When it was finally announced that Will Ferrell, Adam McKay, and company would be coming back and making a sequel to their 2004 modern classic Anchorman, the world rejoiced. But, with as many people as there are who love this movie, and with the way it’s continued to remain a relevant part of popular culture, why did it take so long to make a sequel? McKay spills some details on the long road to this highly anticipated sequel in a recent interview with THR. Apparently the delay between Anchorman movies came down to two things: first there was a lack of interest in sequels from the creative end of things, and then there were budget concerns from the accountants.

Or, as McKay puts it, “the movie came out and did really good but then got even bigger on DVD and cable. So then, when he (Adam Goodman) was at Paramount, he said to me, ‘Would you ever do a sequel?’ And at first we were like, ‘No, we don’t want to do sequels, we have too many ideas. Why do sequels?’ And then finally, we kept hearing the question so much from fans, and we’re like, ‘Shit, man, there’s almost something original about doing a sequel,’ like, can-we-do-a-sequel suddenly became an interesting challenge to us. We got our heads around on it and said, ‘All right, we’ll do it,’ and Goodman was really excited. But then it went in the numbers machine over there.”

And once the movie went into the numbers machine two problems popped up. The first was that all of the principal actors had become much bigger stars than they were when the first Anchorman was filmed, and they would need to be paid much larger salaries to make the movie worth their while. The second was that, while Anchorman became a big hit as far as domestic DVD sales go, the film’s absurdist, period-based humor never really translated well for overseas audiences – which is death in today’s studio climate. After trying three times to work out a budget where everyone could get paid and the studio wouldn’t have to take a big financial risk, McKay gave up.

But then things changed. He goes on to say, “So now it’s really, really 100 percent dead, and Ferrell and I are sitting down and there’s talk of doing Step Brothers 2, and we were going to line that up at Sony and we were like, ‘You know what? That’ll be our sequel. The first one was so much fun, we’ll go do that.’ But I keep hearing from everyone: Anchorman 2, Anchorman 2, Anchorman 2…So we’re about to set sail on Step Brothers 2, and I go to Jimmy, ‘Can you just check one last time?’ And he goes, ‘It’s a waste of time. We’ve already checked three times.’ I go, ‘Just call, I just need to hear it one last time.’ And he said, I’m telling you, it’s a waste of time.’ So Ari Emanuel, my agent, is like, ‘Fine, I don’t give a shit, I’ll call.’ So he calls, and he goes, ‘They’re interested.’ …I guess a movie fell through for them or something, and that was it.”

After all of that finagling, what was the agreed upon budget? McKay says, “The budget we ended up getting was $50 million. It was perfect. We wanted $60 million, they were saying $35 million, $50 million we can get it done for. We came up with a—we’re not going to get rich—but a fair little back end sweetener on it.”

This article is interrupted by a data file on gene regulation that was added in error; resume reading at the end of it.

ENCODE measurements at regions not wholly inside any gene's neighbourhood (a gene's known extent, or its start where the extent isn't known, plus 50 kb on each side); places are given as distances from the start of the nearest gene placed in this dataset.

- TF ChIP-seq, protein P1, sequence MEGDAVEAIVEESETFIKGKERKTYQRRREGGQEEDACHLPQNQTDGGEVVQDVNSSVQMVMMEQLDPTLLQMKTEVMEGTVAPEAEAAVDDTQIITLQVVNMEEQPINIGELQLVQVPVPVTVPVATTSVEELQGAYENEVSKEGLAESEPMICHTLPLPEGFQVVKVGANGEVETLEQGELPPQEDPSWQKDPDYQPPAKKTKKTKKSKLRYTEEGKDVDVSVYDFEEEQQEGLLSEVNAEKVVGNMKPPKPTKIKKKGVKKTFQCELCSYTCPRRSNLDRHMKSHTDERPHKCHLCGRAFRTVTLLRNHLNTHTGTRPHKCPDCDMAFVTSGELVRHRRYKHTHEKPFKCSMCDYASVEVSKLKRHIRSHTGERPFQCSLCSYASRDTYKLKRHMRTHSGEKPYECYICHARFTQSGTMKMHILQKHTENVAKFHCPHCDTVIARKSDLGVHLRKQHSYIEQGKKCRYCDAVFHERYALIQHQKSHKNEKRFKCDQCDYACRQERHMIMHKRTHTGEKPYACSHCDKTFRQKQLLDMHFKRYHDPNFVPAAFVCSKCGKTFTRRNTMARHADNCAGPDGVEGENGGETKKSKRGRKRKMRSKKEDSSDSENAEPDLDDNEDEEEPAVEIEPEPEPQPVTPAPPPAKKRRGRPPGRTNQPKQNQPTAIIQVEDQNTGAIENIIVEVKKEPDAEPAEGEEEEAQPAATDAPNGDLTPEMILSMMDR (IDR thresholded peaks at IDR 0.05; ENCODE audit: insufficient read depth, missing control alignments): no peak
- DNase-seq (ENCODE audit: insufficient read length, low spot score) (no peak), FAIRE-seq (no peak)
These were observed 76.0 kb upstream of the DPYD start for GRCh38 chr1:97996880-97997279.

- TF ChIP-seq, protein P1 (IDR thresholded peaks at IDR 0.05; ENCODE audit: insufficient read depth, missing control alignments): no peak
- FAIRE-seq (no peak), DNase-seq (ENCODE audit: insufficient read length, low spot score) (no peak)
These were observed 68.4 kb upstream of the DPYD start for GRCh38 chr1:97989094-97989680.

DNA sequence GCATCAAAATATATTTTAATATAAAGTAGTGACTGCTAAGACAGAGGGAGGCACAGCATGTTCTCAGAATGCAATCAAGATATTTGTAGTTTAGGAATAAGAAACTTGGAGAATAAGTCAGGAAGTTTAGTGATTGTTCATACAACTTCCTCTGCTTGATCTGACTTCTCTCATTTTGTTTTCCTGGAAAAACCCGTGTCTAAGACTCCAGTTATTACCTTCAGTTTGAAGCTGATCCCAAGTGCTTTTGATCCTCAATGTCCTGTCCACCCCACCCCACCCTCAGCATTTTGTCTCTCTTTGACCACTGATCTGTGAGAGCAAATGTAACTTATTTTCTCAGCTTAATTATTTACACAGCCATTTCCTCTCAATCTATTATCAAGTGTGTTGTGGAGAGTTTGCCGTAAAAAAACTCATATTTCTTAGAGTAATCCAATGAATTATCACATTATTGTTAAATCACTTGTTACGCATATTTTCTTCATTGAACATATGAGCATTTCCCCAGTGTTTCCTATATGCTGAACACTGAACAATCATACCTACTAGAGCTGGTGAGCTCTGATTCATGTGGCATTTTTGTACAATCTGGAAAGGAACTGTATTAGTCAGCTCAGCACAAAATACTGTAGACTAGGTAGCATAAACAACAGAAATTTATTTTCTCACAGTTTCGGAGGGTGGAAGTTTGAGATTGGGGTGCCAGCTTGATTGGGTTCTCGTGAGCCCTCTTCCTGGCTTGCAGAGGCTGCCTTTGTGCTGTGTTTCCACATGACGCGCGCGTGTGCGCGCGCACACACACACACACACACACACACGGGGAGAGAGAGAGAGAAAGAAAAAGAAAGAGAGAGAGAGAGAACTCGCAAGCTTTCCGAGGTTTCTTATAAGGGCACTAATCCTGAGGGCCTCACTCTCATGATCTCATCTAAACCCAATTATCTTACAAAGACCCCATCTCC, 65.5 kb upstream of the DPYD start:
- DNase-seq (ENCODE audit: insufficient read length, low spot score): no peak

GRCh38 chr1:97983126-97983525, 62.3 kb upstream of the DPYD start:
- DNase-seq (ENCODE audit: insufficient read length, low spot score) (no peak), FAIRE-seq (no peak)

If you’re wondering who the “we” n that equation is, apparently it’s the whole news crew: Ferrell, Paul Rudd, David Koechner, Steve Carell, and Christina Applegate. The interviewer brings up a good point regarding Applegate’s character, how she was mostly the impetus for the plot of the first film, and how she could be looked at as expendable for a sequel, but McKay assures that “we haven’t written it yet, but we have an idea for her that we think is pretty cool. So tentatively right now she’s in. But obviously we kind of have to let it be what it’s gonna be, we don’t want to handcuff ourselves, but we love Applegate, so any chance to work with her is always fun. So, yeah, that’s it. The last couple weeks we’ve been sitting down and banging out the story and putting it together.”

And what about the other news crews that made cameo appearances, the ones including names like Vince Vaughn, Ben Stiller, Tim Robbins, and Luke Wilson, would they be back? McKay explains, “That’s always the trick with the sequels, is how much do you repeat from the first one. Because we all get bummed out when you go see a sequel and it’s beat for beat. And you’re like, Awww…” More than anything, this comment has to be the one that really builds the excitement for Anchorman 2. Too often even good comedy sequels rely too much on callbacks from the original film. To hear that McKay and company are very aware of those pitfalls is reassuring. In order for Anchorman 2 to become another classic, it shouldn’t tell us anymore about Brick’s love of lamps, nobody should go to whore island; it needs to give us new lamps, and new whore islands.

So, as far as new stuff goes, what do they have planned? Not much. McKay says, “We have a basic idea. I’ll tell you we’re staying roughly period, and I would just say it’s the next stage in the development of American media and news. The fun of these characters is they confront change very poorly. [laughs] So they’ve got some more change coming their way. I can say that pretty safely.” Sounds like a good start. And they’re not scheduled to start shooting until January, so they should have plenty of time to come up with more.


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